SYDNEY, AUSTRALA - A high-level report into Australia’s devastating “Black Summer” bushfires warns that natural disasters are becoming “more complex, more unpredictable, and more difficult to manage.”
The Royal Commission, a high-level public inquiry into Australia’s bushfires, said the Black Summer fires of 2019 occurred during Australia’s hottest and driest year on record. According to the commission’s final report, more than 24 million hectares of land were burned. Thirty-three people died, and more than 3,000 homes were destroyed.
The commission was set up in February to examine how Australia could become more resilient in the face of natural calamities.
It has identified climate change as a key factor in an increasingly dangerous future. It warned that extreme weather had already become more frequent and intense because of climate change, bringing with it floods and bushfires.
In the report released Friday, the inquiry said traditional firefighting methods might be no match for catastrophic fire conditions in the years and decades to come, when Australia would likely have more hot days and fewer cool days.
The commission offered 80 recommendations, including the need for a national aerial firefighting fleet. Water-bombing aircraft are operated by individual states and territories, and the commission called for greater across-the-board cooperation between federal and local authorities. An integrated country-wide early warning system to alert residents was also recommended.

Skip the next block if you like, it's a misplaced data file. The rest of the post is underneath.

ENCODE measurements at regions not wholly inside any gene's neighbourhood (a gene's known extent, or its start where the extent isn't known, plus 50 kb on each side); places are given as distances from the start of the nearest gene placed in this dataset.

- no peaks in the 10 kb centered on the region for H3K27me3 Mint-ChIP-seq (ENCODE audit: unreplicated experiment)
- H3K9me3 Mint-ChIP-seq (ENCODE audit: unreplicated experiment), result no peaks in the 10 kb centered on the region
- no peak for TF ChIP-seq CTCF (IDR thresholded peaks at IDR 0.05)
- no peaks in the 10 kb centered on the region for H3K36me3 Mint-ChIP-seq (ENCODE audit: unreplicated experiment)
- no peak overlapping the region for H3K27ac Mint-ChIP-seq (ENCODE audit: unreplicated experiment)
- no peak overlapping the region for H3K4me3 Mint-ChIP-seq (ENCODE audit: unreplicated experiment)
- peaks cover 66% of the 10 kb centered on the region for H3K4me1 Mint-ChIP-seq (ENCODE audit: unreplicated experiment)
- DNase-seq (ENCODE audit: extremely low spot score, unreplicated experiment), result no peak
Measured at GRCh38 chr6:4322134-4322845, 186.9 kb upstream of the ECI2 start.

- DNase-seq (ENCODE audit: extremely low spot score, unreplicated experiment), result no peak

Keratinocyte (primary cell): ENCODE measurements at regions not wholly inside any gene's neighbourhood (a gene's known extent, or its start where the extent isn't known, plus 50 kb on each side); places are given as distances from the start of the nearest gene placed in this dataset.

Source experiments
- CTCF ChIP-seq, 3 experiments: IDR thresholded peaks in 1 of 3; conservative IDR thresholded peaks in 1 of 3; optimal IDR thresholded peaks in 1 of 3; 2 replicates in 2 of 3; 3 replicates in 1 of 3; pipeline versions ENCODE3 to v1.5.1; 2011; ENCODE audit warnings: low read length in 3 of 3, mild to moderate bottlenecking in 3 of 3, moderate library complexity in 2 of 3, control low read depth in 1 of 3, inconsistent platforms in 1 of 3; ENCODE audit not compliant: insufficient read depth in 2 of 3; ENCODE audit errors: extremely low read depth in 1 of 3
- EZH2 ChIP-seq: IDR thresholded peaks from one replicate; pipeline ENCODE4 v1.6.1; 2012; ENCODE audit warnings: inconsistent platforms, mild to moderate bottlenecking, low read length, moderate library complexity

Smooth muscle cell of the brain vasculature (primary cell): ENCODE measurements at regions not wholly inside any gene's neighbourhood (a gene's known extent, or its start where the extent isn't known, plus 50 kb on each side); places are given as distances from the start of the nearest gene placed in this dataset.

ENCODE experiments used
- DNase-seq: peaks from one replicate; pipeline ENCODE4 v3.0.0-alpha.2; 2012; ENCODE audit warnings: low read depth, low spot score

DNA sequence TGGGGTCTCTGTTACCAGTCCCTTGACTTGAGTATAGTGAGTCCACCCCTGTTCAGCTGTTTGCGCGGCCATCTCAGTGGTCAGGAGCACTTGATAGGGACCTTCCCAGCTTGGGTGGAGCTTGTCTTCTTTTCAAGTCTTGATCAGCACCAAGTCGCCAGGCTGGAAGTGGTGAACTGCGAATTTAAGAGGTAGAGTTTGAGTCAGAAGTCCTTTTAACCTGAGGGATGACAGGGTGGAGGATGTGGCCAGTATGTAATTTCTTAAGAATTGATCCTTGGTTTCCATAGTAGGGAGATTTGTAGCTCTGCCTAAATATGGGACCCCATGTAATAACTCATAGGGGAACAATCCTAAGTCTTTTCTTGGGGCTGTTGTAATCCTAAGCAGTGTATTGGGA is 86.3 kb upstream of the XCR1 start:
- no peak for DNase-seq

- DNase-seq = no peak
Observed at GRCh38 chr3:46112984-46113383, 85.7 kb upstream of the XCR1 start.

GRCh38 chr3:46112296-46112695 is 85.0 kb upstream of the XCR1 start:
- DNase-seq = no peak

David Littleproud, the minister for emergency management, said the report also advised harnessing firefighting techniques successfully used by Indigenous Australians.
“It also brings into light the role that First Australians can play, and I have said this when this disaster first hit us back at the start of the year, is that our First Australians have a significant role to play in educating us and working with the new science to make sure that were can prepare better for particular bushfires in the future,” he said.
Aboriginal methods involve the lighting of small so-called “cool” fires in specific areas during the early dry season between March and July. The flames burn slowly, reducing vegetation that can feed wildfires and that creates fire breaks.
Australia’s federal, state and territory leaders will soon discuss the Royal Commission’s recommendations. Campaigners are urging them to adopt all of the recommendations and do more to address the impact of climate change.